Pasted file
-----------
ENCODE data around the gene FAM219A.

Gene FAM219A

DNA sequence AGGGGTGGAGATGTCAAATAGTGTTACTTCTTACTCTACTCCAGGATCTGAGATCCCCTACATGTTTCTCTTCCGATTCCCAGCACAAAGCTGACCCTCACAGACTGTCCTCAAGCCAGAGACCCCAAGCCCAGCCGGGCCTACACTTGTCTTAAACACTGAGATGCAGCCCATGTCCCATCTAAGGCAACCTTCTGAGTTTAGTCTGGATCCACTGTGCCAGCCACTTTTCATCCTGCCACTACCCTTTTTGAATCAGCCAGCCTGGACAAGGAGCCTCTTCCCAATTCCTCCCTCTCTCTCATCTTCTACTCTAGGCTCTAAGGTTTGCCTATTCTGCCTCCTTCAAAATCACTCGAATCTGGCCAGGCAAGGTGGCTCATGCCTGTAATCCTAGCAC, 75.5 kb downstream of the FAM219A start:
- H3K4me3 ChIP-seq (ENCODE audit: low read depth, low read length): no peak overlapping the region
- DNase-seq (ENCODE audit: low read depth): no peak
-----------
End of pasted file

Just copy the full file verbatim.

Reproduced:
ENCODE data around the gene FAM219A.

Gene FAM219A

DNA sequence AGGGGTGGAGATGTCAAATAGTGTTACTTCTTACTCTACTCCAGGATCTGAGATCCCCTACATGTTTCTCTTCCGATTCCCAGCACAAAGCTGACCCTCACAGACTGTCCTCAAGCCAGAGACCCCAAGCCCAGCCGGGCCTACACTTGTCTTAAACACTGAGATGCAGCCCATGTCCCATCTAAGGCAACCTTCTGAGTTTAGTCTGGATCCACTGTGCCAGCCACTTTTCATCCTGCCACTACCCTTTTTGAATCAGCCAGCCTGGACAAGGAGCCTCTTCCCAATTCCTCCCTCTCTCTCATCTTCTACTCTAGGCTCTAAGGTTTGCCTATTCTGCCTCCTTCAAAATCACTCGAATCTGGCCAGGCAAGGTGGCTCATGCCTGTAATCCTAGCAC, 75.5 kb downstream of the FAM219A start:
- H3K4me3 ChIP-seq (ENCODE audit: low read depth, low read length): no peak overlapping the region
- DNase-seq (ENCODE audit: low read depth): no peak